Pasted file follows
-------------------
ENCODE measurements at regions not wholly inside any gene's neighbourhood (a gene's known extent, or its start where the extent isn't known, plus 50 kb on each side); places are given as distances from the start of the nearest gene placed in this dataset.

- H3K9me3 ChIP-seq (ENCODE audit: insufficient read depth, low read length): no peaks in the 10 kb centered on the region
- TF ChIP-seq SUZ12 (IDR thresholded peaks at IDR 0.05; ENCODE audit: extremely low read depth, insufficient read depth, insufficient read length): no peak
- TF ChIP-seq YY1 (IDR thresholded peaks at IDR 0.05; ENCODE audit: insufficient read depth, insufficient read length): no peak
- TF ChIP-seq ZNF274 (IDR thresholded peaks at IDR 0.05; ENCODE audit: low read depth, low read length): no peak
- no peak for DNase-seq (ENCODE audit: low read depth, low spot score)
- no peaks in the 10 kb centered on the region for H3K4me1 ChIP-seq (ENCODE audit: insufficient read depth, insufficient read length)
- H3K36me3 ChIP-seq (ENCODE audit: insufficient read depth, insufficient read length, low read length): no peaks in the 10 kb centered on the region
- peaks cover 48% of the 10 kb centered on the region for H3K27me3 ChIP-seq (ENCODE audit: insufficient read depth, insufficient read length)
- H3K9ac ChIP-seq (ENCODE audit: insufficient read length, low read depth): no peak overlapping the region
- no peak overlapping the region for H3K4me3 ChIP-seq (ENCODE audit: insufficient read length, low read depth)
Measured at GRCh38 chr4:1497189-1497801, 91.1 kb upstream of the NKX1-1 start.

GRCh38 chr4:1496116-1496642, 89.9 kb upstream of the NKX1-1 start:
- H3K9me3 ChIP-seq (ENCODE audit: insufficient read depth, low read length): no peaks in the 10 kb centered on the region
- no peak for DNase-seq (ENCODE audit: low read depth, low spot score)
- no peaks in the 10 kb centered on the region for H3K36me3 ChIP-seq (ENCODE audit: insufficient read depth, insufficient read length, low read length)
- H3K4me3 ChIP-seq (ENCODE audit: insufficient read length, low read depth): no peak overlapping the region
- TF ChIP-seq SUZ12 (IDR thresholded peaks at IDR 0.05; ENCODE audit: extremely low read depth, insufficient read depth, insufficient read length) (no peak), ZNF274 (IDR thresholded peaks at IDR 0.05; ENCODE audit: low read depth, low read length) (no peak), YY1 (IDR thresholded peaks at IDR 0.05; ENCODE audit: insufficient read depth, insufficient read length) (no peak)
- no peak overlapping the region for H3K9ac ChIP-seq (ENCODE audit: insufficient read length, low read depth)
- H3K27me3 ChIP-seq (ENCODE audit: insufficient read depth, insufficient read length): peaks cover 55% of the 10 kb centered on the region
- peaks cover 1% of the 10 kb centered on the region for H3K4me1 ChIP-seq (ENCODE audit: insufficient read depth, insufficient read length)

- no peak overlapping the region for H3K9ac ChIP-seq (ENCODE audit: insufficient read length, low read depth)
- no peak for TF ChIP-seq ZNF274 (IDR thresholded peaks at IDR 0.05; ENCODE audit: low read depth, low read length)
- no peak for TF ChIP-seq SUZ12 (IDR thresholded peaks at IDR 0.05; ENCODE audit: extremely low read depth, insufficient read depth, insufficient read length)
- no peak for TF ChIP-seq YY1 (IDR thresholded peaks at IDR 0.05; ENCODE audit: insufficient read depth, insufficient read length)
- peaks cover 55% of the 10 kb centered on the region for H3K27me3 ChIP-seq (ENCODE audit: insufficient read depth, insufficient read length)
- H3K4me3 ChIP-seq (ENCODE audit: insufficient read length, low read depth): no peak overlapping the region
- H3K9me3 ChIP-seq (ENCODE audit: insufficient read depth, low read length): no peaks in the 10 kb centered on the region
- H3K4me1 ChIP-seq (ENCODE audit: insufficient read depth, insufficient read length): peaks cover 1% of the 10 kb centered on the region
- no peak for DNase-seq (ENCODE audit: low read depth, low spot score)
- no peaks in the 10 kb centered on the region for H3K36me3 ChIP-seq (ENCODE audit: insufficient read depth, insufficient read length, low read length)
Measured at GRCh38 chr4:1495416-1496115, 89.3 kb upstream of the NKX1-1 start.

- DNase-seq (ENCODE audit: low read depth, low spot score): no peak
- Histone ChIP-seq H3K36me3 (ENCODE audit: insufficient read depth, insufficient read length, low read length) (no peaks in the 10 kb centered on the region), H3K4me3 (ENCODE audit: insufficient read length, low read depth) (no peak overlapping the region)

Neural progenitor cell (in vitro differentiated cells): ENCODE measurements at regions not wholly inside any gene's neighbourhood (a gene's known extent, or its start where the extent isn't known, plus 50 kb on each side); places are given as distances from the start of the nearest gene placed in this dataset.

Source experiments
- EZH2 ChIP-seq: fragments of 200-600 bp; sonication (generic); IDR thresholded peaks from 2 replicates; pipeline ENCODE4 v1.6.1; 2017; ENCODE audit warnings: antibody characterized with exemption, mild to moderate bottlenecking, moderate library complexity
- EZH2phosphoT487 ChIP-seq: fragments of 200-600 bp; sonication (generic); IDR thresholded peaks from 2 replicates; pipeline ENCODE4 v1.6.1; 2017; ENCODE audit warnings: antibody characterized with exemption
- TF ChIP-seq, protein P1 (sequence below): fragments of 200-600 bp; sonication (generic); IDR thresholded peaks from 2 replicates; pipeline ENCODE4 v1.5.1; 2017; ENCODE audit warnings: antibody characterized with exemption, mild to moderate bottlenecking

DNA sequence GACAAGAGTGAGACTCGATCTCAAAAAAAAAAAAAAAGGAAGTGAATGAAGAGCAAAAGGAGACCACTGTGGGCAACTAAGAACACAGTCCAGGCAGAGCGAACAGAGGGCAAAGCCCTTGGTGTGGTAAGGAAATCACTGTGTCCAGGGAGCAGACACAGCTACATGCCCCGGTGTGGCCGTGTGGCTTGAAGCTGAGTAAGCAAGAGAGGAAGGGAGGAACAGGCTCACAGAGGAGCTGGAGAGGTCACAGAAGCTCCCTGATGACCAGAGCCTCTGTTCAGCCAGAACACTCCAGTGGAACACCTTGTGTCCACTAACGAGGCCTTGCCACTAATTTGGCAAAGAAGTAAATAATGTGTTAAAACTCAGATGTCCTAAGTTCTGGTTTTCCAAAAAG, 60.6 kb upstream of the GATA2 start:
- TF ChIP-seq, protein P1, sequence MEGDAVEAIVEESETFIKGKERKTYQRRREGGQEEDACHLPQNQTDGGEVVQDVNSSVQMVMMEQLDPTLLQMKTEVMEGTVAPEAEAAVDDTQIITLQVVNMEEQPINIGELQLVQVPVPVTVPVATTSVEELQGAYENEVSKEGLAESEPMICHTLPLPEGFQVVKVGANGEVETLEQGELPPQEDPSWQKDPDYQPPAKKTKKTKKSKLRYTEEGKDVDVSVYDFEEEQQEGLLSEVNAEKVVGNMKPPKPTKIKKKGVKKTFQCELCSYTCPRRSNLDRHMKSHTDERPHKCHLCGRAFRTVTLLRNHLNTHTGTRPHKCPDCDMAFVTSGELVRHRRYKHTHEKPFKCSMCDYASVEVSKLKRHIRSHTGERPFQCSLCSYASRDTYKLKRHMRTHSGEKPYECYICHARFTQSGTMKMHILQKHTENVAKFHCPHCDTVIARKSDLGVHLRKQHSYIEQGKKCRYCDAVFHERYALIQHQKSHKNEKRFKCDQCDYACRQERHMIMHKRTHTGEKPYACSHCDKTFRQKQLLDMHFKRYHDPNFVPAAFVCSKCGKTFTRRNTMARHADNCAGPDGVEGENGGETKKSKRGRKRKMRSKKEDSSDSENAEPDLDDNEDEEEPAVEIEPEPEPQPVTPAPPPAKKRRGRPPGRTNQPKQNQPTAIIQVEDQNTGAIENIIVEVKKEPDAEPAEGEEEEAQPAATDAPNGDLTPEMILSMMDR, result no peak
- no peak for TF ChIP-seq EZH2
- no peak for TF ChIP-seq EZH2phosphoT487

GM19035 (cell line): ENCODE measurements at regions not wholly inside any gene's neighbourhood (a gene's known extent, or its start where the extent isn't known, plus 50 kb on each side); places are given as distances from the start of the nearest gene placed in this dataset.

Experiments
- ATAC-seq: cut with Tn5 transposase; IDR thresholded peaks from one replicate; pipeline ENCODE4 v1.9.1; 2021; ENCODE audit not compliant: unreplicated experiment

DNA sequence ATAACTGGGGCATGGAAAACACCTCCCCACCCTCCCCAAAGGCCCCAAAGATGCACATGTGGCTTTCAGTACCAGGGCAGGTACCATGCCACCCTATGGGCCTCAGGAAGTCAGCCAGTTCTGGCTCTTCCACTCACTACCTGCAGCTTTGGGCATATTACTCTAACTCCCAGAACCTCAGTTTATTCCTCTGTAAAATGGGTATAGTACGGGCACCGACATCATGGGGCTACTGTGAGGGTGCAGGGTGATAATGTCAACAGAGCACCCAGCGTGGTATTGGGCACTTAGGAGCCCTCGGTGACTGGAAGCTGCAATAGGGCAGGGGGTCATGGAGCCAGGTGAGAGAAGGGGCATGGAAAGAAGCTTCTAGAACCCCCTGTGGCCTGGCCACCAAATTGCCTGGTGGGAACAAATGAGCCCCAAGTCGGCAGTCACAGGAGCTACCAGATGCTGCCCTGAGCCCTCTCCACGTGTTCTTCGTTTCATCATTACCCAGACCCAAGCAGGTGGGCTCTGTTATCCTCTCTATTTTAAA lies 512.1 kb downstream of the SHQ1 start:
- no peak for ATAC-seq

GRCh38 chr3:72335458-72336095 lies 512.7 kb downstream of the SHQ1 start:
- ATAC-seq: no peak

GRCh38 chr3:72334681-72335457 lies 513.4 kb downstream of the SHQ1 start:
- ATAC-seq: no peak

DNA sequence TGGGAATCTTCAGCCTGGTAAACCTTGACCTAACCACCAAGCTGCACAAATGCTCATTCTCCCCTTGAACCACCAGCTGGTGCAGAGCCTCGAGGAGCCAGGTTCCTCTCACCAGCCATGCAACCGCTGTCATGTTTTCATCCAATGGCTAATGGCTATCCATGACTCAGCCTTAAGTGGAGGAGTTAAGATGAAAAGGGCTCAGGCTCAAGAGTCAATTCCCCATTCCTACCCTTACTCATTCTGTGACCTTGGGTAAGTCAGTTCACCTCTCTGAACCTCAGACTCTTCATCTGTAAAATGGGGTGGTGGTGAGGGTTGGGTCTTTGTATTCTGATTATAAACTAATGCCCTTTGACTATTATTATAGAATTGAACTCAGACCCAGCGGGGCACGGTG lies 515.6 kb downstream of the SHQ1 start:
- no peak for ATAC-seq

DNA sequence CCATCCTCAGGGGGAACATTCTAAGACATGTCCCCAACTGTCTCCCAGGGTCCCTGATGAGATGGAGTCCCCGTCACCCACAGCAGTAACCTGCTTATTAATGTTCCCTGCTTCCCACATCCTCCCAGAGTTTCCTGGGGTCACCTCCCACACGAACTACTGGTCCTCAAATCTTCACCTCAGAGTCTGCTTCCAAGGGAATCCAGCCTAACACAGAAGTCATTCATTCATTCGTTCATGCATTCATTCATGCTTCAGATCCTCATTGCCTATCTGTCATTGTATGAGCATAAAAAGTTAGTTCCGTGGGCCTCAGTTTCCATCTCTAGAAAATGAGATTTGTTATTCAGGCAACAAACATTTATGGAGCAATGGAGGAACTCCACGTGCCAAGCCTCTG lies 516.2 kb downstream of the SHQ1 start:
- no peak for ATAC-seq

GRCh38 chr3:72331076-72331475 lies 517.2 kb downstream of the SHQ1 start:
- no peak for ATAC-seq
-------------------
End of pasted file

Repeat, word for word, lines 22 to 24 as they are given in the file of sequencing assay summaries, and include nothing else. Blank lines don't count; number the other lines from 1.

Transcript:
- no peak overlapping the region for H3K9ac ChIP-seq (ENCODE audit: insufficient read length, low read depth)
- no peak for TF ChIP-seq ZNF274 (IDR thresholded peaks at IDR 0.05; ENCODE audit: low read depth, low read length)
- no peak for TF ChIP-seq SUZ12 (IDR thresholded peaks at IDR 0.05; ENCODE audit: extremely low read depth, insufficient read depth, insufficient read length)